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The Rhinegold: Page 290
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transfigures everything she touches.” [650W-{2/57} On Liszt’s Symphonic Poems: PW Vol. III, p. 246-247]

“Man’s nature is twofold, an outer and an inner. The senses to which he offers himself as a subject for Art, are those of Vision and of Hearing: to the eye appeals the outer man, the inner to the ear.

(…) … the more distinctly can the outer man express the inner, the higher does he show his rank as an artistic being.

But the inner man can only find direct communication through the ear, and that by means of his voice’s Tone. Tone is the immediate utterance of feeling and has its physical seat within the heart, whence start and whither flow the waves of life-blood.” [430W-{9-12/49} The Artwork of the Future: PW Vol. I, p. 91]

It is in music, Wagner tells us, that we can consign man’s reasoning power and its problems to oblivion, as if by virtue of a supernatural grace, though music comes not from a transcendent heaven, but from within those depths (of the self) which the Rhinedaughters say are alone trusty and true:

[P. 317] “In this Symphony [Beethoven’s] instruments speak a language whereof [P. 318] the world at no previous time had any knowledge: for here, with a hitherto unknown persistence, the purely-musical Expression enchains the hearer in an inconceivably varied mesh of nuances; rouses his inmost being, to a degree unreachable by any other art; and in all its changefulness reveals an ordering principle so free and bold, that we can but deem it more forcible than any logic, yet without the laws of logic entering into it in the slightest – nay, rather, the reasoning march of Thought, with its track of causes and effects, here finds no sort of foothold. So that this Symphony must positively appear to us a revelation from another world; and in truth it opens out a scheme (Zusammen-hang) of the world’s phenomena quite different from the ordinary logical scheme, and whereof one foremost thing is undeniable: -- that it thrusts home with the most over-whelming conviction, and guides our Feeling with such a sureness that the logic-mongering Reason is completely routed and disarmed thereby.” [681W-{9/60} Music of the Future, PW Vol. III, p. 317-318]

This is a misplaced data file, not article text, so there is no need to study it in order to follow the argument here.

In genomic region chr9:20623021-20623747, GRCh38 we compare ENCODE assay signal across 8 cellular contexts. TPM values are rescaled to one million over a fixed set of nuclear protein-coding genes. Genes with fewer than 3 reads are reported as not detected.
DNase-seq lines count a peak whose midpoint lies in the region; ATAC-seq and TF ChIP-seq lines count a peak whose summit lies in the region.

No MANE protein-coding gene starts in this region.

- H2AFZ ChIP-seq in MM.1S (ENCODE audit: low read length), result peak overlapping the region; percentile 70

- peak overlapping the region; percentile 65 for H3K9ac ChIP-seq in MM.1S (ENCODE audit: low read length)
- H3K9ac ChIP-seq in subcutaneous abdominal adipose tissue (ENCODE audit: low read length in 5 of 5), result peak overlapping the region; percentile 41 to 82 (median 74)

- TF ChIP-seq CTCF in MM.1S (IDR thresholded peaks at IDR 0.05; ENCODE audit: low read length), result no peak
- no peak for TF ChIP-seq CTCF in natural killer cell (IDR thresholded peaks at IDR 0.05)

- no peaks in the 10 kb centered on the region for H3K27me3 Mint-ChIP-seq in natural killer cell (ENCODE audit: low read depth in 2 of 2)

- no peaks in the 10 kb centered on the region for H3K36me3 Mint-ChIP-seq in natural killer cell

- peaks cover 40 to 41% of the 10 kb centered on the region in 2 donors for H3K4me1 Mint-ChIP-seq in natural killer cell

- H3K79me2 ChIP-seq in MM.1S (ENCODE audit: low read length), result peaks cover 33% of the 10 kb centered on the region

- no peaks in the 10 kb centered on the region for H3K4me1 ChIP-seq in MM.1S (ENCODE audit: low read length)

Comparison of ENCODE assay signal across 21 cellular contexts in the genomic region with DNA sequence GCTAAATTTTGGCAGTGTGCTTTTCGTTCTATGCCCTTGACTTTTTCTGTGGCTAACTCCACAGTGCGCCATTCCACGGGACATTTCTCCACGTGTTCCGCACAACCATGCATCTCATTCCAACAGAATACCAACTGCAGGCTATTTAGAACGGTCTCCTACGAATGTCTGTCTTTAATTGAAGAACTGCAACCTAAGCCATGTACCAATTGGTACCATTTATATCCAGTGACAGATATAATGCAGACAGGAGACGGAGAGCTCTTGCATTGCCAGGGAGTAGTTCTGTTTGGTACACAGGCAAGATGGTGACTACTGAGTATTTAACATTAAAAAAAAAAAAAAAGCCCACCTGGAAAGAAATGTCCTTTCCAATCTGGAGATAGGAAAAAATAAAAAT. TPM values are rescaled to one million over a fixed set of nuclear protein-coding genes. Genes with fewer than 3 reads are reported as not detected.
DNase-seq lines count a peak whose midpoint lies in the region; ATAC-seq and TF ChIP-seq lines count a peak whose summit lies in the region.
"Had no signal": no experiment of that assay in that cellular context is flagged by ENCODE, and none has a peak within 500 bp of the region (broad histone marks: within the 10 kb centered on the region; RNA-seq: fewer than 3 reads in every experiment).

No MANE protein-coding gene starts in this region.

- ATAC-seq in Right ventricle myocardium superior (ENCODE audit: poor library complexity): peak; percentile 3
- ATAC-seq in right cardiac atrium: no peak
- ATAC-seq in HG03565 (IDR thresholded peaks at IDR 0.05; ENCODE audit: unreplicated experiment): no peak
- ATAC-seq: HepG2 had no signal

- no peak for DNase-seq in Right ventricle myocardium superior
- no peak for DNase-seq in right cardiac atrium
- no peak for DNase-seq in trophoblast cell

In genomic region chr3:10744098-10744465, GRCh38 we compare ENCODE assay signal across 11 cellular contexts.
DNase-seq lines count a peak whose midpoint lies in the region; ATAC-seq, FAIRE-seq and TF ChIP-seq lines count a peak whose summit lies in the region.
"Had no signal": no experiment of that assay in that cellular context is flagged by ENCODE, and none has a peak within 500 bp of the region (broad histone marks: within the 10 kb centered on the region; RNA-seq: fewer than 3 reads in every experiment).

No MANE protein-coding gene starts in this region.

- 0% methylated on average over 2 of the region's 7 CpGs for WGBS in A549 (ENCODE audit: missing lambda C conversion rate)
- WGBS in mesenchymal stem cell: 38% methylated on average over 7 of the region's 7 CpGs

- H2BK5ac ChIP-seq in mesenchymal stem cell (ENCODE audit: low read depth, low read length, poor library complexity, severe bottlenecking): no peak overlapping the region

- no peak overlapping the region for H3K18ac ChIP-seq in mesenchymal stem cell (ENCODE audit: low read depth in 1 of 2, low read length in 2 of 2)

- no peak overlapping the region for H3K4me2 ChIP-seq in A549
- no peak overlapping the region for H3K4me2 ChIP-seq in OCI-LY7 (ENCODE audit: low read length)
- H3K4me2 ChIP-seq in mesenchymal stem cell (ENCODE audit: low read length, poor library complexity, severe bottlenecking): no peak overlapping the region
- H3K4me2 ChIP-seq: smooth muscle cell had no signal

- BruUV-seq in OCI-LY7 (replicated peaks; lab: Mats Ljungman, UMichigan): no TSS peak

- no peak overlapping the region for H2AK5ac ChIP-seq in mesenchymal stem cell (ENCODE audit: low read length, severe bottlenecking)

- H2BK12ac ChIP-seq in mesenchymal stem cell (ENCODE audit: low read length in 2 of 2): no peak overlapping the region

“He is a fool who would seek to win the world and a feeling of peace from outside himself! (…) Only inside, within us, deep down does salvation dwell!“ [655W-{4/7/58} Letter to Mathilde Wesendonck: SLRW, p. 383]

The Rhinedaughters’ final salvo is that those – the gods – who rejoice above are false (dependent upon self-deception) and fated (doomed to destruction). It is precisely because the gods’ rule depends upon illusion that it is false and also doomed by Alberich, who alone has the courage for the truth, alone has no illusions to lose. But if the gods can somehow return to the refuge of music, which stakes no claim to the truth (the power of the Ring), and therefore can’t be discredited by the truth, the gods can find a certainty free (at least temporarily) from fear.

We have come to the end of the first of the four Ring dramas, The Rhinegold, which Wagner regarded merely as an introductory prologue, a fore-evening, for the Ring trilogy. Being the last of the libretto texts of the Ring music-dramas which Wagner completed, having worked his way back to the beginning of time and human history to explain why Siegfried had to die, we have found The

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